He is looking to increase steering with the tires that originally had steering, but have lost it in time. Some compounds dont wear in the standard way, but glaze over (common for Atomic tires). There are only a couple tracks that I have driven on that have this effect on the tires, and they are typically very old, and worn, and produce very little RCP dust, and therefore wear the tire very little. I have used one set of ATM front tires for almost a year of weekly racing, and there is still plenty of tire left, as well as good balance in grip.

rensuchan
2010.10.27, 01:45 PM
@EMU

Kind of correct... the tires certainly were a bit grippier when I first got them, but the understeer was still present when they were new. I race at the Ann Arbor club with the owner of this site and I'm the newest racer there, I'm not sure how much they've used the track but it seems to me that there is a mix of newer RCP tiles and older RCP tiles, but the fronts did appear to be "glazed over" rather than worn smoothly like the rears were. When I went over the fronts with that 2000 grit paper it seemed to soften them up a little bit and restore some stickiness.

Could part of the wear issue be related to tires sliding around a bit due to the lack of tire tape / glue?

@mleemor60

Chassis: MR-02
Body: Lamborghini Murcielago

Front end setup:

PN 1.5 degree camber knuckle
PN 1.0 degree caster tower bar
Kyosho 0.8 Degree toe In tie rod
PN Alloy Wheels +0 offset
PN 15 or 20 degree front tires (Can't remember which for sure, but I think it's
the 20s because the 15s rolled up and became worse than the 20s. 10s were too soft and blistered horribly.)
3R red front spring (softest one I have)

Rear Setup:

Kyosho stock rear shock
3R DPS (hard spring top, soft spring bottom)
3R Alloy Motor Mount (only one hardness for attached plates unfortunately)
3R Outer Tune Ball Diff rebuilt with PN 64 Pitch Gears
PN 70t Motor
PN Alloy Wheels +3 offset
PN 8 degree rear tires (I have 6 as well but tried 8 to see if I could
get the rear to bite a little less and kill some understeer, seems to
have helped a little bit)

Wondering if the offset of the Murcielago body is why the rear stays planted so well and I have understeer.

mleemor60
2010.10.27, 02:34 PM
Your set up isn't that far from what I would run except for the tires. I would use Kyosho 30 front and 20 rears for consistency. The Murci body can have issues with the rolling assembly interfering with the front lower windshield tabs which can create all sorts of havoc. Especially with the soft spring set up you have chosen. Try the slightly stiffer green springs and see if it helps. Shorten up on your travel limiters as well.Pay close attention to the adjustment with that particular Differential as it tends to loosen up very easily which in turn can give you a bit of understeer. I really liked that dif when it first came out because it was easy to adjust on the fly. I gave up on it though when I couldn't find a nut that would hold the settings. In reality it should have been a left hand thread on that side so it wouldn't loosen itself on acceleration.

Keep us posted.

rensuchan
2010.11.08, 02:00 PM
Racing this Saturday, I'll update then. I smoothed out my PN tires with 2000 grit paper, and I also have some Kyosho 20 rears, 30 fronts, and 20 fronts to play with along with the PN 6, 8 rears and 10, 15, 20 fronts I already have. I'm sure I'll find some sort of combination that works for me lol.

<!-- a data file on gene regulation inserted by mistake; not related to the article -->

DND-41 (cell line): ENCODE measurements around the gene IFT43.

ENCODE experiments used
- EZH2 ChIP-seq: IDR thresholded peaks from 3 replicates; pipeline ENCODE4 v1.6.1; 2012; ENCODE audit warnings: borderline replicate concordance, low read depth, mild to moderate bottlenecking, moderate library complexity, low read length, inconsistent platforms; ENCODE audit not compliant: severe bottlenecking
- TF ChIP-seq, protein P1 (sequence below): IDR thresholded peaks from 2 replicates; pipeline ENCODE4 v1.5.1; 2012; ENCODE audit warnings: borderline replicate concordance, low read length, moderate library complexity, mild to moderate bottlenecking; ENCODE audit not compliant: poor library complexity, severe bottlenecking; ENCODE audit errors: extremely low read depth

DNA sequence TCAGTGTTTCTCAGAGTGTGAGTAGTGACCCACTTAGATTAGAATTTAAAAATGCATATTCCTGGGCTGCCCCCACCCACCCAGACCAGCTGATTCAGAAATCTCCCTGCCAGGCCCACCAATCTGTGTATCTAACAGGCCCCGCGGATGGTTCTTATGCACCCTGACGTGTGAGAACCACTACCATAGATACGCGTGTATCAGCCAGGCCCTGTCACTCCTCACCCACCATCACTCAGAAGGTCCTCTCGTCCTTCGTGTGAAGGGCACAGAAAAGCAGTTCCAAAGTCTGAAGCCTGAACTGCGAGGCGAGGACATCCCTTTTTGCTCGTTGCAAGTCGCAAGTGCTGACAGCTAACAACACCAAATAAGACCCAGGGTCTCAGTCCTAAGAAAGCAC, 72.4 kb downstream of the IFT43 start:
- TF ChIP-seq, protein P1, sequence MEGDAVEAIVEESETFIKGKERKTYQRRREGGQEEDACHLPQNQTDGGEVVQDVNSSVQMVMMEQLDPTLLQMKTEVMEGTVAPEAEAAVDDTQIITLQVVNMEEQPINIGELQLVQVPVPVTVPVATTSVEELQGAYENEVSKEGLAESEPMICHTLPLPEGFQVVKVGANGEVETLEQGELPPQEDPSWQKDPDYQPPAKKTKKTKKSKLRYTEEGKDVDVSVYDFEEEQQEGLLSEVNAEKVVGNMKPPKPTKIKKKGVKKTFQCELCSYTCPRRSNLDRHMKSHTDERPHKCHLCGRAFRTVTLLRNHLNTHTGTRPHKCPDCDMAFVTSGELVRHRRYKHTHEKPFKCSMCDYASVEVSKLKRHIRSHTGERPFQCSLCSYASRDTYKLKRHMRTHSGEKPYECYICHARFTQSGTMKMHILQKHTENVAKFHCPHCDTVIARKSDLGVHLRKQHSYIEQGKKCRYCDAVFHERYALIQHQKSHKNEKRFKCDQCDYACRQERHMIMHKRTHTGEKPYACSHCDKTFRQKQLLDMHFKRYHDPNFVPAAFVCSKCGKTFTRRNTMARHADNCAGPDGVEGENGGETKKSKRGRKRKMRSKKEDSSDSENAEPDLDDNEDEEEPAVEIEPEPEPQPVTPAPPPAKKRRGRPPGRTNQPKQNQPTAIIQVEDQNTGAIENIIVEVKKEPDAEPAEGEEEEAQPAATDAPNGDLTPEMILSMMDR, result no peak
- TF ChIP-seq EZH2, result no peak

Also...

Re: 3R Outer Tuned Diff.

I've found that PN Racing Lock nuts hold really well for me... I just finished buying them for all of my cars.

herman
2010.11.08, 10:07 PM
nice read... and losta good advice here... especially this one...

Go slow to go fast. It works everytime.

such sage advise from a wise road wizard... :D

i heard it a looong time ago... and it sounded so silly... but when you think of it, it's just one of those things that you have to go along with...
it is really sooo silly that it just really works...

actually there's logic to it... going around the track fast, you are prone to committing errors, missing a line here and there, going into a retaining wall there... running into a fellow competitor here... etc. etc...

you won't commit as much errors if you were going slower... and in that sense, you go faster around the track resulting in lower lap times...

consistency is the key... as you get more consistent and more familiar with the racing line, you can eventually give your car a little more juice, just enough for you to be in control... speed without control is nothing... :D

but i guess a lot of you know this by now... :D

rensuchan
2010.11.08, 11:24 PM
I think I've been racing the MR-02 for about 4 months now...

I made the mistake of buying a F1 before the MR-02 because I'm a F1 fan... but I definitely should have started driving the MR first... I broke something on the F1 every week (replaced with an aluminum replacement every time something broke lol) and it's currently out of service for the moment anyway :(

I'm at the point with the MR where I feel like I can go a little faster, but the push is what's stopping me from doing it.. so in turn I started this thread :)

EMU
2010.11.08, 11:33 PM
In stock, I typically drive a pushy car. Mod, I like a little more steering. Pushy cars tend to slow down less when you steer, but you have to control the radius of the corner with throttle/brake. Too much push isnt good, but you want a little... too much steering is typically worse than having a pushy car.

geeunit1014
2010.11.09, 12:29 AM
In stock, I typically drive a pushy car. Mod, I like a little more steering. Pushy cars tend to slow down less when you steer, but you have to control the radius of the corner with throttle/brake. Too much push isnt good, but you want a little... too much steering is typically worse than having a pushy car.

+1 on that.. A great example of using tire tuning to your advantage was what I did at the worlds.. I was using PN 8 fronts, trued to 22mm. I could have ran them bigger (say 22.5), but with that the car was on the ragged edge, if I put a perfect lap together the car was amazing, but it was all too easy to make it dig in and sometimes traction roll. But at 22, it was very consistent and super easy to drive. I could have set a better hotlap with the bigger front, but an 8 minute run would be much better with the smaller tires.

rensuchan
2010.11.15, 09:50 AM
So I put some Kyosho 30's up front along with PN 8 on the rear.... result was Oversteer, but only slightly! So I swapped to the PN 6 rears and immediately traction rolled the fastest corner on the track... so I went to a stiffer front setup and that was it. I love the balance on it now... now I just need to work on consistency and then I'll start trying to go faster :)